Deb Brandon: Living in Radiant Color

Hands Up

Shoes off. Coat and hoodie in the bin. Wait. My belt—I whip it off, roll it up, and tuck it under the coat. I check my pockets. Oh yes, liquids—I pull the ziploc bag out of my backpack.

I think I’ve got it all. Oops, the iPad. I sigh as I reach over to get another bin. I pat my pockets again and run through the list in my head—iPad, liquids, shoes, belt… I’ve got it all.

I step up to the machine. The TSA rep motions me to go in. I know the drill—I stand with my feet shoulder width apart and lift my arms up. I feel my pants slide down a tad… and it’s time to step out of the machine.

The rep motions me over to the side. She points at a screen—on the stylized image there’s a patch of yellow. “Do you have anything in your back pocket?”

I shake my head as I pat it, just in case.

“I’ll have to pat you down.”

This isn’t the first time.

I prefer to travel wearing cargo pants. All those pockets are extremely convenient—when I need to set things aside, they go into my pockets: phone, wallet, passport, boarding pass… But the cargo pants turned out to be inconvenient in another way—a couple of pockets always show up as yellow patches on the monitor. Once I realized the pockets were the problem, reluctant to forgo wearing cargo pants, I bought a pair made of thinner fabric. Alas, the same thing happened.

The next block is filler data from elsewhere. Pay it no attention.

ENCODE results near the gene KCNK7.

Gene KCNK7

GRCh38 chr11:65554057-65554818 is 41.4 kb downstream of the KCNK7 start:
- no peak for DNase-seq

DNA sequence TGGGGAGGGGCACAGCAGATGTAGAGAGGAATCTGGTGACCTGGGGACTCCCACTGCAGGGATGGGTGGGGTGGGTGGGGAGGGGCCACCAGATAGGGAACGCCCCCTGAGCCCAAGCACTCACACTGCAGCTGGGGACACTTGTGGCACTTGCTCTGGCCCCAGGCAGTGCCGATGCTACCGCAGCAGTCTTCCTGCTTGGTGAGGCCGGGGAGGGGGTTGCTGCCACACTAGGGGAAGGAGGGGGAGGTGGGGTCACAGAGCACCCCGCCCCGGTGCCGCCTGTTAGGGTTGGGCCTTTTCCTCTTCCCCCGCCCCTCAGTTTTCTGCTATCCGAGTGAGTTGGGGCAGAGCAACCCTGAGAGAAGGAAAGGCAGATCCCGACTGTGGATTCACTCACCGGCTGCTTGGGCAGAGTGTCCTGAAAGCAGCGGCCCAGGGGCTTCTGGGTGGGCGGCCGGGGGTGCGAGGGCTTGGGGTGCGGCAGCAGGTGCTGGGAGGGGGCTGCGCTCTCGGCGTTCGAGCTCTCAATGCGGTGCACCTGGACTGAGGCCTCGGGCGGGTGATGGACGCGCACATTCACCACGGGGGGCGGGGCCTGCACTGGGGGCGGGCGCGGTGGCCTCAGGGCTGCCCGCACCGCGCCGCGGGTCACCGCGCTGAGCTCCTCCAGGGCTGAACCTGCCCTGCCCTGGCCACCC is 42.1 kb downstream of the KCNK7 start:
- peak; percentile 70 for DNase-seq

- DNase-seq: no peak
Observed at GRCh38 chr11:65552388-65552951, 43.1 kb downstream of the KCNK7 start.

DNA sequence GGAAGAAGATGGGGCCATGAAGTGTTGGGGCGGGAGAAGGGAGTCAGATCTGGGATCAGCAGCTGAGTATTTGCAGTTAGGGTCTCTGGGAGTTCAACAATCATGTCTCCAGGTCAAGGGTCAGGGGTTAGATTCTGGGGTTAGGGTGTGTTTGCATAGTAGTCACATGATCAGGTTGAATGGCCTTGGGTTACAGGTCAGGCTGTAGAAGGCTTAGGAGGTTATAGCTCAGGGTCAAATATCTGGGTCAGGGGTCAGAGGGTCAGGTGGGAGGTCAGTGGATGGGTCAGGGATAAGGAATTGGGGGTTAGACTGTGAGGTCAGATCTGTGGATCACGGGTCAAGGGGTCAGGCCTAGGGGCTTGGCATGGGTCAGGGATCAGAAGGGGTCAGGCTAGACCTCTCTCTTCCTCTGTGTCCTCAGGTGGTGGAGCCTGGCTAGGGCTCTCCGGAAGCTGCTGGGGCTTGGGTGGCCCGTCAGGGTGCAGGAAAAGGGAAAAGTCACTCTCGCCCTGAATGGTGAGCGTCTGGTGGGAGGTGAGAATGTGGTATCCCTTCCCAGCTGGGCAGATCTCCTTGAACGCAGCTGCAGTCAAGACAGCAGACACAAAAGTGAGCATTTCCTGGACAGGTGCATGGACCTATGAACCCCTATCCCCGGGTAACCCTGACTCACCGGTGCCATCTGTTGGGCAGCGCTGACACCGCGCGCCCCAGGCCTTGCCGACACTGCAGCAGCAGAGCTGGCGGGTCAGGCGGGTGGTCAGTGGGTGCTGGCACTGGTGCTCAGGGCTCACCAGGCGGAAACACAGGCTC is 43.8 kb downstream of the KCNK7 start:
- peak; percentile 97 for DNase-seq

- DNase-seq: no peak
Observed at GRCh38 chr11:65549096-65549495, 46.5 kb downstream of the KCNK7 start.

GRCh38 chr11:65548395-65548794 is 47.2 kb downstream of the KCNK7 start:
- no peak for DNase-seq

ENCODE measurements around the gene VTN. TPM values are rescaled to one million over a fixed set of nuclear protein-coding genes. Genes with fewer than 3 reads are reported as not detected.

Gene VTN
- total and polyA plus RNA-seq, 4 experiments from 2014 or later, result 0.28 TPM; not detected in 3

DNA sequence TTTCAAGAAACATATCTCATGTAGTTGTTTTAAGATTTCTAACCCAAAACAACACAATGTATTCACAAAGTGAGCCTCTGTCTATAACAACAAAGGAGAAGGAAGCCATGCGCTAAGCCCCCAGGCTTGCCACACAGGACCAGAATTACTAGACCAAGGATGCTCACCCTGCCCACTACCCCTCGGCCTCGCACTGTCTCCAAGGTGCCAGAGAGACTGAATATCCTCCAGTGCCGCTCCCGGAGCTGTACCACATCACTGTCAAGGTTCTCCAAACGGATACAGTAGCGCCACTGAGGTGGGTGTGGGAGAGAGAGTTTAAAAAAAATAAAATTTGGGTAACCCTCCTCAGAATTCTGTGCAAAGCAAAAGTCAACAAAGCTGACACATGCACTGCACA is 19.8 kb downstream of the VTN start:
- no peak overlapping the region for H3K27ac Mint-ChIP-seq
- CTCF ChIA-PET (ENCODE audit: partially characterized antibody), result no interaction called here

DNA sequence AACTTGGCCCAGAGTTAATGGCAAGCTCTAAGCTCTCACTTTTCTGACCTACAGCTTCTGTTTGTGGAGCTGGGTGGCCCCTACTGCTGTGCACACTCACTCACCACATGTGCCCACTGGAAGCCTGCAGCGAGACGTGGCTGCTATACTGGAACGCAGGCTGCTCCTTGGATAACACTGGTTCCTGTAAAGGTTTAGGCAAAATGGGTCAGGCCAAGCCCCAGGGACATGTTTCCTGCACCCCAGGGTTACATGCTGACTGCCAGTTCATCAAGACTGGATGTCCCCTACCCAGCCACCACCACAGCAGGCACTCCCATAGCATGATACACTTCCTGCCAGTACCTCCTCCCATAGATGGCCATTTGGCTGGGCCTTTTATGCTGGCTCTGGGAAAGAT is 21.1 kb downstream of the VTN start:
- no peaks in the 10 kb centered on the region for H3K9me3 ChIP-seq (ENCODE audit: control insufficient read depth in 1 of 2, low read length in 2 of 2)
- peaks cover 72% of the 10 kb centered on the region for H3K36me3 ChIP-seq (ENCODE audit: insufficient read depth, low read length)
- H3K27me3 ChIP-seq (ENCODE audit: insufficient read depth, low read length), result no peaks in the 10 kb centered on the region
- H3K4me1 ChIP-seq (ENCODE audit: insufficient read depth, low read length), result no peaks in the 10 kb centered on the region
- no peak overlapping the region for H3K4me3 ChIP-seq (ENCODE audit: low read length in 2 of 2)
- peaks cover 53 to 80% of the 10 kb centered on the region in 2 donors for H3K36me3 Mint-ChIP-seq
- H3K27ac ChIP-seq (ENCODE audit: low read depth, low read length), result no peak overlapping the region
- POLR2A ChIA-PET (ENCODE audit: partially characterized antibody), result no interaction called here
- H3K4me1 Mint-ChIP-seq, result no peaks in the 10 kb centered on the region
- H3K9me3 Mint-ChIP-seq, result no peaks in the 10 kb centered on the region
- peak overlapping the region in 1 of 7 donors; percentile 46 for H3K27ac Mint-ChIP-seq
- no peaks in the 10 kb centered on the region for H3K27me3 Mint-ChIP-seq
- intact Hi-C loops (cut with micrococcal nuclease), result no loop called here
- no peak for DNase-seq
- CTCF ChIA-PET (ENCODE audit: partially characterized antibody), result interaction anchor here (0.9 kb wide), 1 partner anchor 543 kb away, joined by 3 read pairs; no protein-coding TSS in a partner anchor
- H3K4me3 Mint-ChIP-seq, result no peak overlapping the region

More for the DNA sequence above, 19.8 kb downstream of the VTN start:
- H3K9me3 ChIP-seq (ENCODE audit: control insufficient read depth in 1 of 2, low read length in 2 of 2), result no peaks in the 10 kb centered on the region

I gave up and decided to try jeans. I had a particularly comfortable pair. I convinced myself that I’d manage fine without  all those lovely pockets. And I did—when the need arose, I shoved things into the front pocket of my backpack.

Going through security, the jeans worked like a charm—the image on the monitor was white, no yellow patches in sight. It worked a couple more times. And then this time, there it was, a yellow patch.

The rep patted me down. “Widen your stance.”

She found nothing. She swabbed the palms of my hands for gunpowder residue. As we waited for the machine to respond, she suggested, “Next time you go through security, pull your pants up. The machine is sensitive to bunched up fabric.”

My eyebrows shot up—but, but… That didn’t makes sense. I almost said something to the rep but decided not to, probably wisely.

Turning to gather my things, I briefly became distracted, until I noticed the guy behind me going through the same spiel. He too was told to hold his pants up. I caught his eye. We both shook our heads and shrugged.

Once I was clear of security, I put my shoes on, placed my iPad and my bag of liquids back in my backpack, wove the belt through the loops, hitched up my pants, and buckled the belt.

Without a belt and my hands up, as a hipless wonder, there was nothing to prevent my pants from slipping.

I have yet to come up with a way to hitch up my pants while my arms are raised…